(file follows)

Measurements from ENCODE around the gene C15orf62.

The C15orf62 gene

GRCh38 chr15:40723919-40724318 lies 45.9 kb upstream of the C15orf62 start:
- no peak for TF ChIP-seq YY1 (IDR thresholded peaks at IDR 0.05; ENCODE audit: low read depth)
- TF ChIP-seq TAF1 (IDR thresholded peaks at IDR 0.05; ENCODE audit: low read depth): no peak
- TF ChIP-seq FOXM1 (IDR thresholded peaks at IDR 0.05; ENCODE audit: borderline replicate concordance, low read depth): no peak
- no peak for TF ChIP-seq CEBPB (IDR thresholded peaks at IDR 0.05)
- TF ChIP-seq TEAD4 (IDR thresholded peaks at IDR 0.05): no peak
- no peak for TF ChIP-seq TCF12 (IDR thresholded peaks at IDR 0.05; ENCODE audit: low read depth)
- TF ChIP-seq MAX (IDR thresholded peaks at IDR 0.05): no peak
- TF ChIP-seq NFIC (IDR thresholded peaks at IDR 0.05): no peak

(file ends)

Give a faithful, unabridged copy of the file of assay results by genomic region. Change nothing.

Measurements from ENCODE around the gene C15orf62.

The C15orf62 gene

GRCh38 chr15:40723919-40724318 lies 45.9 kb upstream of the C15orf62 start:
- no peak for TF ChIP-seq YY1 (IDR thresholded peaks at IDR 0.05; ENCODE audit: low read depth)
- TF ChIP-seq TAF1 (IDR thresholded peaks at IDR 0.05; ENCODE audit: low read depth): no peak
- TF ChIP-seq FOXM1 (IDR thresholded peaks at IDR 0.05; ENCODE audit: borderline replicate concordance, low read depth): no peak
- no peak for TF ChIP-seq CEBPB (IDR thresholded peaks at IDR 0.05)
- TF ChIP-seq TEAD4 (IDR thresholded peaks at IDR 0.05): no peak
- no peak for TF ChIP-seq TCF12 (IDR thresholded peaks at IDR 0.05; ENCODE audit: low read depth)
- TF ChIP-seq MAX (IDR thresholded peaks at IDR 0.05): no peak
- TF ChIP-seq NFIC (IDR thresholded peaks at IDR 0.05): no peak